How to Pay Off Your Debt: Stay Motivated and Keep it Simple
And here we go with yet another article on paying off debt. Letâ€™s see, the formula is: start with a bunch of statistics about the heavy debt-load of the average American. Especially young adults with piles of student loans to pay off. Then, confess how much credit card debt youâ€™ve personally struggled with and how you paid it off in less than two years. And finally, shoot off a holster-full of bullet-points on how to reduce debt and live happily ever after.
Blah. Blah. Blah.
Itâ€™s just not that easy, is it? Debt wears you down. Debt hurts. Itâ€™s a pain in your assets.
So letâ€™s shake this up a bit. You owe a bunch of money and you want to pay it off. Letâ€™s not make this any more agonizing than it already is.
Please donâ€™t start a blog
Apparently, the deal is: go deep into debt â€“ and then start a blog! Yippee! I can confess my sins, reduce my debt and get famous all at the same time!
If we could eliminate all of the â€œpersonal financeâ€ blogs that feature some poor soul who is chronicling their debt and resurrection we could a dent in the bandwidth requirements of the entire Internet. Think how much faster you could access those Netflix streaming movies! No more frozen frames and â€œbufferingâ€ messages!
You donâ€™t need a world full of strangers watching over your shoulder to keep you accountable. If you want to journal your thoughts, write it down in a diary. One day you can hand it to your kids and say, â€œHere, read this. And donâ€™t ever make the mistakes I did.â€
Of course, theyâ€™ll just snicker and say â€œWhatever.â€ But you tried.
Make it automatic
I am sick of financial advisors saying â€œPay yourself first.â€ We know, we know. That just means weâ€™re supposed to save for retirement, or for the down payment on our first home â€“ or for whatever life-goal weâ€™re supposed to have. But we canâ€™t do that if weâ€™re debt-trapped. Pay off the debt. Never go deep again. Then pay yourself by contributing to a 401(k), IRA or other savings plan of your choice.
But weâ€™ve got to pay off the bills first.
Do it automatically. Find a way to have payments routinely drawn from your checking account so that you always pay on time, pay more than just the minimums and never back down from your debt-reduction duty…
(SFX: Cell phone rings)
ME: Yeah, thatâ€™s pretty cool. Really? Right here? OK, OK, Iâ€™ll mention it.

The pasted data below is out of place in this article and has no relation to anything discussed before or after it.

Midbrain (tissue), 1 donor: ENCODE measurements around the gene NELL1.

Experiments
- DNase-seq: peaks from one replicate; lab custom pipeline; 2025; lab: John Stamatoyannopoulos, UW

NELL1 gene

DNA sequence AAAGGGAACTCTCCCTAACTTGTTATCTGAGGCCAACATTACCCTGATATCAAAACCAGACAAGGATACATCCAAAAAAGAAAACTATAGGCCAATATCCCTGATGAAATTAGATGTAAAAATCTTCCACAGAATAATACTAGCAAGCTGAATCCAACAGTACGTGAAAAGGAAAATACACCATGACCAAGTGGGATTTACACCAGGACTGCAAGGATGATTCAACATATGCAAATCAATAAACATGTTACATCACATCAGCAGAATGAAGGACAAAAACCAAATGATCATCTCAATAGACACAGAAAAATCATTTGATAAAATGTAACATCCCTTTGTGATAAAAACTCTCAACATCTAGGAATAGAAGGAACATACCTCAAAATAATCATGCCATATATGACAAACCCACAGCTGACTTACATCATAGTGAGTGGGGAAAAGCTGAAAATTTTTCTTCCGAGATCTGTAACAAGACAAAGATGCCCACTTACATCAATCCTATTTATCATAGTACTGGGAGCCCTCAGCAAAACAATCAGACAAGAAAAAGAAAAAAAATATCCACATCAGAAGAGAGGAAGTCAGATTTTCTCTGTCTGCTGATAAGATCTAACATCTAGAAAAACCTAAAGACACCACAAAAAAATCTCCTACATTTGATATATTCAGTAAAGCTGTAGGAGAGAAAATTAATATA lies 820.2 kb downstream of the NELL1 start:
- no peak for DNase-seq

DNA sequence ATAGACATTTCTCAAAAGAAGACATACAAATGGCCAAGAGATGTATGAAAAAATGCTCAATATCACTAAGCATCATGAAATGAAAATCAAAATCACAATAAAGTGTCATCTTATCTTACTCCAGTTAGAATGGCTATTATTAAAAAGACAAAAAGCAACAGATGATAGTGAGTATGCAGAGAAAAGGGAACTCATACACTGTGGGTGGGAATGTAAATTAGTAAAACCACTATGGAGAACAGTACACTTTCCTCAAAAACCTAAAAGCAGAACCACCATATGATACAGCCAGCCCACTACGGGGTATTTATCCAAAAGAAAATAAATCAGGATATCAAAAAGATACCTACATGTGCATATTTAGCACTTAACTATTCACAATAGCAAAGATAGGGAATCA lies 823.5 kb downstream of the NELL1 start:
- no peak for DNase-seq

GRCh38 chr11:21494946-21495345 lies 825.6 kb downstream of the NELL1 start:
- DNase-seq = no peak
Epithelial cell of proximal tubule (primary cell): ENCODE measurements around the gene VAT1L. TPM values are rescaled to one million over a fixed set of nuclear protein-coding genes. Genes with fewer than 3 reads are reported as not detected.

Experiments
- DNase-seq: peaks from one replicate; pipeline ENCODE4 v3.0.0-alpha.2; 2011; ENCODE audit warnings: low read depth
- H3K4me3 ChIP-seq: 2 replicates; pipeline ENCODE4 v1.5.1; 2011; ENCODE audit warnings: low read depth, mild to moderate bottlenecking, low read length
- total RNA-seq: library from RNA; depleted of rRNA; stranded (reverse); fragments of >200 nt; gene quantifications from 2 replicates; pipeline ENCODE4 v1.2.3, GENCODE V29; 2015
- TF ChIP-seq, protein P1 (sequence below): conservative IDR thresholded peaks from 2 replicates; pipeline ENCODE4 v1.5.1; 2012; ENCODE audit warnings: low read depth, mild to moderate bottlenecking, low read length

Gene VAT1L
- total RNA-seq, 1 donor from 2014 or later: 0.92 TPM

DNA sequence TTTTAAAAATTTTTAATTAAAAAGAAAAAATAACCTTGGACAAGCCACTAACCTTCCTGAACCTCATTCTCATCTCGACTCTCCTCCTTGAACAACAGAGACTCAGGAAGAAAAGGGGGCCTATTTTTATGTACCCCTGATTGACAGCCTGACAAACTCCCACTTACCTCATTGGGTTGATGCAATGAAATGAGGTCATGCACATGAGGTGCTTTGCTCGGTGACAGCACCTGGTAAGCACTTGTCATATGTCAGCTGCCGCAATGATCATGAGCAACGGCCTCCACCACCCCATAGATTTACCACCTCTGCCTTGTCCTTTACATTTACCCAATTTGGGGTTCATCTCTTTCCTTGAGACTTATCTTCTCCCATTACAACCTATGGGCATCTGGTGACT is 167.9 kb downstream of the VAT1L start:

(SFX: End-call tone)
So, as it turns out, ReadyForZero.com can do this for you. Automatically set up and pay your bills just like I was saying. Pretty nifty, huh?
Set aside Mad Money
Look, youâ€™ve got a pretty good job. Youâ€™re working as hard as you can to make ends meet. Youâ€™re serious about paying off your debt. Thatâ€™s all anyone can ask. Nobody is saying you have to be a monk. You gotta live. Youâ€™re (relatively) young â€“ live your life.
Set aside some mad money. Not a lot, just enough to make your life fun now and then. Remember, this is after your automatic debt payments are accounted for. Whatever is left over, keep it for those â€œsplurge on meâ€ moments.
You deserve it.
And now for the Grand Prize
People will say youâ€™ve gotta track your progress. With a chart or a spreadsheet. Are you kidding me? If you like keeping track of stuff so much, how did you get so deep in debt? That little pie chart you made didnâ€™t help you see it coming? That ten column Excel file had a formula bug, did it?
Look, if it makes you happy, post a giant full-color thermometer chart on the wall and marvel at your progress. But for the rest of us who donâ€™t really go for all that, stick to the basic plan.
And promise yourself a Grand Prize when itâ€™s all paid off. Maybe a couple of mini-awards along the way, but something special when the dust settles from months, years even, of dedicated debt payments.
How? Well, you donâ€™t want to take an around-the-world trip charged to your credit card and end up in more debt than you started with, but you deserve a reward for your consistent discipline.
Maybe you set aside a bit of your Mad Money savings for a real treat when the debt is retired. A week for a (domestic) beach vacation. A new wardrobe. Season tickets for your favorite NFL team. Whatever the reward, make sure you have a plan to
pay for it without having to beg, borrow or steal!
When youâ€™re debt free, youâ€™ll be among the most powerful, attractive and contented people on the planet.
And you wonâ€™t have some embarrassing blog on the Internet reminding you just how pitiful you once were.
Hal M. Bundrick is a Certified Financial PlannerÂ® and former financial advisor and senior investment specialist for Wall Street firms. He writes for TheSimpleDollar, TheStreet and TheMoneyPivot, among others. Follow him on Twitter: @HalMBundrick.